Cindy Sherman’s “Untitled Film Stills” (1978–1980) ×
Marina Diamandis’s “The Archetypes” (2011–2013)

A study in identity & illusion
An ode to Cindy
A living film
A real fake

12,460 notes


1. Gustave Courbet, 1870

2. Peder Balke, 1870

3. Ivan Aivazovsky, 1898

4. Tzu-Chi Yeh, 2007

5. Alex Kanevsky, 2006

6. Thierry de Cordier, 2011

7. Marco Ceroli, 1992

8. Matthew Cusick, 2005

9. Ran Ortner, 2010

10. Maggie Hambling

3,297 notes

 André Kertész
Woman reading on roof, 1965. From On reading: André Kertész

 André Kertész

Woman reading on roof, 1965. From On reading: André Kertész

(Source: mezzaluna.me)

227 notes

Miles Kane @ Pukkelpop Festival, 15.08.2013

© Geert Van de Velde

(Source: Flickr / proximusgoformusic)

1,318 notes

It’s not Demons. It’s Depression

Please stop saying Robin Williams was battling “inner demons.” The LA Times front page piece phrased it like this, and I’ve seen that phrasing thrown around the internet a lot in the past 24 hours.

When you say this, you contribute to the idea that depression is a Romantic, artistic, tragic battle against some kind of mystical, mysterious force.

And yes I am aware of the concept of metaphor. But this particular metaphor has harmful consequences. You are contributing to the mythologizing of depression, the idea that it’s not a real condition like other medical conditions. No, it’s something different, relegated to tortured souls, a malaise of their own making.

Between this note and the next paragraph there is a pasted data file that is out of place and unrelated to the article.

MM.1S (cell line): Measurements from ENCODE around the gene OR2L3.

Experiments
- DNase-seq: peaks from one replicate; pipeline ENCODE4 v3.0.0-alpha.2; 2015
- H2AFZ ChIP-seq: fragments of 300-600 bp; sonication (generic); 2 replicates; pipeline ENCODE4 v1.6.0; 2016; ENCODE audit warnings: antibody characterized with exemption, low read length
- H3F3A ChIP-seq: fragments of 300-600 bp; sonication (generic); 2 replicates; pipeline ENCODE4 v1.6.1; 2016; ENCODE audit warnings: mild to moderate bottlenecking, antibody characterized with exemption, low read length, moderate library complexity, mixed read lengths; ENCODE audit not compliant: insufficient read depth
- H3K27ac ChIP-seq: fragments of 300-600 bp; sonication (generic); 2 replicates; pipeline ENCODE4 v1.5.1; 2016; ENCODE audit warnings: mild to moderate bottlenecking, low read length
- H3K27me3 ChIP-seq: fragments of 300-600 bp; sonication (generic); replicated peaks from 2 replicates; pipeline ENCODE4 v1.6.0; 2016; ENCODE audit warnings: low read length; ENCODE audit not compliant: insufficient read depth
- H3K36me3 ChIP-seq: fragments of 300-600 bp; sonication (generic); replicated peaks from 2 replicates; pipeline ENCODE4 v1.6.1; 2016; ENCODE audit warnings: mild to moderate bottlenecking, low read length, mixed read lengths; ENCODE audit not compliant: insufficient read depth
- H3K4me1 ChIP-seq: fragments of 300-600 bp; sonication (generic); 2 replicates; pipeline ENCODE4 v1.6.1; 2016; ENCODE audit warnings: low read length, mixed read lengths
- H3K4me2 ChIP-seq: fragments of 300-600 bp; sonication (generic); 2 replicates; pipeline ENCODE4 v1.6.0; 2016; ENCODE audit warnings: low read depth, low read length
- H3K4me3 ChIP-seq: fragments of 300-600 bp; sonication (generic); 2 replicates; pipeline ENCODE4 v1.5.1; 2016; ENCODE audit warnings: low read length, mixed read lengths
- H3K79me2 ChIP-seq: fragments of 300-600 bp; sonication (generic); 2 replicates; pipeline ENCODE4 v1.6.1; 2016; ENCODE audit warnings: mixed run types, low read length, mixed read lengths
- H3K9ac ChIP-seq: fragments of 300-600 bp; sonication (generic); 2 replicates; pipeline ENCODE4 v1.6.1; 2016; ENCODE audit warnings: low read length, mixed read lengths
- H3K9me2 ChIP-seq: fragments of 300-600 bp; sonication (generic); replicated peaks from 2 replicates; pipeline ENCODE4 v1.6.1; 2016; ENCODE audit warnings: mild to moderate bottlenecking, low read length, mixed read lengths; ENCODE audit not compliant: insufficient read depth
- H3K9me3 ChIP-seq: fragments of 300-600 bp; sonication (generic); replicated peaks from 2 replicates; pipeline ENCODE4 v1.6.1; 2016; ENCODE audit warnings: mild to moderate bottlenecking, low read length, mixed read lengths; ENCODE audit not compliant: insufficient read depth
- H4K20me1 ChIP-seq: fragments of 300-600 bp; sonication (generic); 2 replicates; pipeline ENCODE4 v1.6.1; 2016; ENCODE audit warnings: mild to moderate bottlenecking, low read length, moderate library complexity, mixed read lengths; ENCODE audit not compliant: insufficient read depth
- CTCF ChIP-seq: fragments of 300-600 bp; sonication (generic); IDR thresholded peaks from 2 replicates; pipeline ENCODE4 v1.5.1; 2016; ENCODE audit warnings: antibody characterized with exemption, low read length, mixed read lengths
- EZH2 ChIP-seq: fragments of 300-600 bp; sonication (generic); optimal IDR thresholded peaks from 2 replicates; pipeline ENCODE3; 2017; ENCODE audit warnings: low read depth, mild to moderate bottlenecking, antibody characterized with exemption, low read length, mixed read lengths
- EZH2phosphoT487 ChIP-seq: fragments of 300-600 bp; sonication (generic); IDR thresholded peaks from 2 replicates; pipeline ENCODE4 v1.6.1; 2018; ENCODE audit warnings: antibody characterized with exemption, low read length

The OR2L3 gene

I had a therapist, an actual medical professional with a degree, who deals with people like me for a living, tell me that my depression was “good for your art at least. You’ll have so much inspiration to write.”

This is the kind of treatment that we deal with all the time: the idea that depression is somehow beneficial to the creative types who tend to have it, that we maybe bring these ‘demons’ upon ourselves because if we aren’t tortured then we don’t create good art.  

It’s bullshit and it’s de-legitimatizing and it’s harmful, to frame depression in these terms. Framing Williams’s illness in terms of some mysterious force that haunts artists contributes to the idea that depression is not a real condition. Would you ever say someone’s cancer was an ‘inner demon’? Imagine saying that. Doesn’t it feel wrong, doesn’t it get under your skin? The reason it feels wrong is because when you say that, you are dismissing the cancer, banishing it to the same realm as demons and other things that we fear but know are not part of reality as we understand it. Describing depression like that should make you feel uncomfortable. Don’t fictionalize depression. Don’t Romanticize it.  

4 notes